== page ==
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One-Eyed Weed Sniffing Dog Gets a New Important Job





When most people think about dogs being trained to recognize certain smells, they are probably thinking about drug-sniffing dogs or cadaver dogs. Dogs also play an important role in other important jobs, like sniffing for explosives, scat from endangered species, and trafficked ivory. Some dogs are even sniffing out weeds to help with conservation efforts.

Conservation dogs have already had a great deal of success in helping with various kinds of conservation jobs. One important task is to learn to locate different kinds of plants, especially ones that are growing in places where they don’t belong. Wink is one particularly smart dog who has successfully learned to recognize different kinds of weeds.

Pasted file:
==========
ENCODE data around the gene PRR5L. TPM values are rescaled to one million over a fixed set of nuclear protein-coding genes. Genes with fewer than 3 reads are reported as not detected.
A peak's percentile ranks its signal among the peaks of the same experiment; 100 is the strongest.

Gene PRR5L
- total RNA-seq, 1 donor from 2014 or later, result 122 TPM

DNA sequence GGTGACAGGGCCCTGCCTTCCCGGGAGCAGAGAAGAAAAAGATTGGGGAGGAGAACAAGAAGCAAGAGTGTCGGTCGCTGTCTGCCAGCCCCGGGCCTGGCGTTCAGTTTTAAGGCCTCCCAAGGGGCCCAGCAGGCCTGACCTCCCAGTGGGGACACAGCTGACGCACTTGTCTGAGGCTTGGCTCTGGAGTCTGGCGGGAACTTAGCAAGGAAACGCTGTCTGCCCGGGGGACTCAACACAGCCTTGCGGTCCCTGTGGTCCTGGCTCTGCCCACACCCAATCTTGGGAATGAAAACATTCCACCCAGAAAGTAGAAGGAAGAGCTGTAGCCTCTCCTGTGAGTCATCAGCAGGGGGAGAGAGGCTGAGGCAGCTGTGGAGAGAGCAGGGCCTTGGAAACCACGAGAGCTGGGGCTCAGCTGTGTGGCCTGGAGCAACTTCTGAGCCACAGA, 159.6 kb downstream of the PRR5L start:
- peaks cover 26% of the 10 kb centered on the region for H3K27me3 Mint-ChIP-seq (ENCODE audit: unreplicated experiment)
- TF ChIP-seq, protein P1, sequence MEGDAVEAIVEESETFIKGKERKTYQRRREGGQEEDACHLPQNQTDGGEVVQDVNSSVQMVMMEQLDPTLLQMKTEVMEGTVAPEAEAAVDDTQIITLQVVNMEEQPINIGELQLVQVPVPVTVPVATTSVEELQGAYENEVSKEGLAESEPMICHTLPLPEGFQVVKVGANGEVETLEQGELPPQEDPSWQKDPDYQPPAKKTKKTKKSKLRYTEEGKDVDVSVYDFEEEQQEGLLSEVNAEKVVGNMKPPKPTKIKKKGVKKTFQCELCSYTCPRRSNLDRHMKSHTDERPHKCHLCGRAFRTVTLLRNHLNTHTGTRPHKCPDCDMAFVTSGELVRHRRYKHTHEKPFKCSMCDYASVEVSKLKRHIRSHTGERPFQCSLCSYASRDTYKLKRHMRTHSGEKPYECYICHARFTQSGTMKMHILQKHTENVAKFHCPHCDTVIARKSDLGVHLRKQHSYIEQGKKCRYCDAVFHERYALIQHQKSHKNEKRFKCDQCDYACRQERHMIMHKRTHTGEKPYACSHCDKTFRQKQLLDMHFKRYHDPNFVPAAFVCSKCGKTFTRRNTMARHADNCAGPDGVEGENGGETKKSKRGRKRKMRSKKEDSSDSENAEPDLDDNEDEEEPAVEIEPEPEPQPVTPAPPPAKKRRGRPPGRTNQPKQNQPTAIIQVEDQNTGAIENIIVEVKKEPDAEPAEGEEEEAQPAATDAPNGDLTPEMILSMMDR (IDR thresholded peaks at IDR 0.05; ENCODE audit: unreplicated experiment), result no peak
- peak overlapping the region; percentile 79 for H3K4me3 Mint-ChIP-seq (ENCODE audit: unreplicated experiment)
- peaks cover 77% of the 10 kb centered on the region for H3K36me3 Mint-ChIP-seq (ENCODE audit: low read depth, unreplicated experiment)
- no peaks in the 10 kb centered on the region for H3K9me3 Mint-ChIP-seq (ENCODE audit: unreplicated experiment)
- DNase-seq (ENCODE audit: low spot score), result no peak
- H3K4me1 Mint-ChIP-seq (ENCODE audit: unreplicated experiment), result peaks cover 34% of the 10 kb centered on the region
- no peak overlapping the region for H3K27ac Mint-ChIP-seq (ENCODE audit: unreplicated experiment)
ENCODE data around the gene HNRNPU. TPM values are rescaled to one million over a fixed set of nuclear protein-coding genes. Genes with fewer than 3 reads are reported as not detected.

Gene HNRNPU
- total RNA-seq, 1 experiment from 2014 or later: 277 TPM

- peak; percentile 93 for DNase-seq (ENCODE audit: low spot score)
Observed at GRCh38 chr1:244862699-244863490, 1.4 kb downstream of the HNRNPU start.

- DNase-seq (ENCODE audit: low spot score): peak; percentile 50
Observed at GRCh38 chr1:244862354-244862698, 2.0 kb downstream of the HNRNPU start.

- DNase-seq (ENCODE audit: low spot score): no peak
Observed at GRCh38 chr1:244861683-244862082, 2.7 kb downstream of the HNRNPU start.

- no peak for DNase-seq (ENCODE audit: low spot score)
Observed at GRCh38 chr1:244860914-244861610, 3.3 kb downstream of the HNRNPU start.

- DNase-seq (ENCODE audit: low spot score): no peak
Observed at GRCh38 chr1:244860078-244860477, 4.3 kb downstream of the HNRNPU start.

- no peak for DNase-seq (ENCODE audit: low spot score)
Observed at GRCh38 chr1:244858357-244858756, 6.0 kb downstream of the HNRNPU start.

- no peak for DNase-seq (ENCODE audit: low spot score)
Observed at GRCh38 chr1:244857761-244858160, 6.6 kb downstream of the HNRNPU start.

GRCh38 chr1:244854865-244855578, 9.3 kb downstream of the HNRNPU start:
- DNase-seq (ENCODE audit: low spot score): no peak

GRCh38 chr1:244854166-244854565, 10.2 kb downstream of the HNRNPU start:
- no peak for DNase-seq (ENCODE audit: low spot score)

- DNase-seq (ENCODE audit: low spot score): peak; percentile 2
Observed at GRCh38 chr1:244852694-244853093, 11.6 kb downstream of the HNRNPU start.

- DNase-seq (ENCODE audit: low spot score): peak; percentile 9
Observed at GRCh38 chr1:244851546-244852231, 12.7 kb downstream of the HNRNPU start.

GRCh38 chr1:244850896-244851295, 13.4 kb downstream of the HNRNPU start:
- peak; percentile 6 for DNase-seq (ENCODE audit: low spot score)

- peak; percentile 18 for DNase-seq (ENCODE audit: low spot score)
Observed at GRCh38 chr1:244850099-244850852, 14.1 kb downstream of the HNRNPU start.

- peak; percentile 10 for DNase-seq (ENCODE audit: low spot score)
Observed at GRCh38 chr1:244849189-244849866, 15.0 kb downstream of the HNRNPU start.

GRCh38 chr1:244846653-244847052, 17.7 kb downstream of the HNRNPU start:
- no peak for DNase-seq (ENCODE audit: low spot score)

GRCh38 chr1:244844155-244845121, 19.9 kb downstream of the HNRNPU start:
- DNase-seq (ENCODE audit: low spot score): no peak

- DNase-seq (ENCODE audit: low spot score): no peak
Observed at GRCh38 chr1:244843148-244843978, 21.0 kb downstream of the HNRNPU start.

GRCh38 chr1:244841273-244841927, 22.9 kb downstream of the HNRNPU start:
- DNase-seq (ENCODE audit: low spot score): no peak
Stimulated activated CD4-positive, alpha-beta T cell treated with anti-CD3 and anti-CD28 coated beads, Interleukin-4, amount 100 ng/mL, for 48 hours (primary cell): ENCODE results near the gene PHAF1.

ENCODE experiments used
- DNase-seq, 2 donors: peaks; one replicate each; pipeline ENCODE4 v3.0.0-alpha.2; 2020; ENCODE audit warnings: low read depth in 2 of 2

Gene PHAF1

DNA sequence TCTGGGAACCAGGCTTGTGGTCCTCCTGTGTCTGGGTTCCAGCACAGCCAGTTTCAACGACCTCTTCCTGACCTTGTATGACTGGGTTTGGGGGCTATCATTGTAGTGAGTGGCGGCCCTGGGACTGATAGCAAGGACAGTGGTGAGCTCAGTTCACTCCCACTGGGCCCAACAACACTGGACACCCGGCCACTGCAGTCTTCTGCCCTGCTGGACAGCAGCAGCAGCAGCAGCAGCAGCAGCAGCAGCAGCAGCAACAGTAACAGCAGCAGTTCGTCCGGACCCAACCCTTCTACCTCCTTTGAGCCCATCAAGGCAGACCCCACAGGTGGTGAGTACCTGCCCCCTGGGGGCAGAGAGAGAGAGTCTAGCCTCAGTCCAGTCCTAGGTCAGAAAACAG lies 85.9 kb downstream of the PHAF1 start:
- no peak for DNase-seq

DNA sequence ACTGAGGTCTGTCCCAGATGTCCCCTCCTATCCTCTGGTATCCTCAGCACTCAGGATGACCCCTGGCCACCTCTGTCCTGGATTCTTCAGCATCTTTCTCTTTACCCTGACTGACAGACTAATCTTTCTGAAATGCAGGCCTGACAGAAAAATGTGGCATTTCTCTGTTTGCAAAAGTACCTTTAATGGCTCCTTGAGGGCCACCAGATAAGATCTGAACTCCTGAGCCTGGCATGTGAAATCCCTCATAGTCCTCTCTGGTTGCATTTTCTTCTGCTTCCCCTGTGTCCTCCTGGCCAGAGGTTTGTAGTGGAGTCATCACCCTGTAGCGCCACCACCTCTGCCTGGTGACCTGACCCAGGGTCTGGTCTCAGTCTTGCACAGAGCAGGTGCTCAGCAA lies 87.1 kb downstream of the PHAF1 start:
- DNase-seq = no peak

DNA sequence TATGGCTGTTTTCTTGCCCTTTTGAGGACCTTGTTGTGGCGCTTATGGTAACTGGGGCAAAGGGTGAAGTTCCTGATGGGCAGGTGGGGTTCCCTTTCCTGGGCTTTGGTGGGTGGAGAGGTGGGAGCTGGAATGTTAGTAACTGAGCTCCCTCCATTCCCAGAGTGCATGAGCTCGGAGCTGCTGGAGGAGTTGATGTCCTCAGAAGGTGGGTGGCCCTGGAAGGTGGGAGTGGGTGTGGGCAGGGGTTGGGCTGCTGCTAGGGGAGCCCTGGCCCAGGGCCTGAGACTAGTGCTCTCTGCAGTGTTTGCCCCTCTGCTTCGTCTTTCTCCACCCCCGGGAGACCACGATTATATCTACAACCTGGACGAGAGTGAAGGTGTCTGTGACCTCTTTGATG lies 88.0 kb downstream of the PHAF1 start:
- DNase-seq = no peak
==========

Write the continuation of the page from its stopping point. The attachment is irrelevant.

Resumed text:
Wink, the Unlikely Conservation Dog

By the time he was 4 years old, Wink had proven himself adept at different tasks. He had an unlikely, beginning, though, that makes his success even more remarkable. At the tender age of 5 months, Wink developed an ulcer that caused him to lose an eye. Losing an eye never held him back, though. Wink lives in New Zealand and goes where he needs to when he gets the call for help.

How Do Conservation Dogs Do Training?

Unlike humans, dogs can’t sit in a classroom and learn instructions. They work on a rewards system instead. Wink will spend 3 months learning to identify one specific plant. At first, Wink learned that he would get a reward if he sat after sniffing the right plant. Then Wink had to find the weed in other places, such as in a jar with a hole in the lid. As it got harder and harder to find the target, Wink learned that he now had to bark when he smelled the target plant

Invasive Species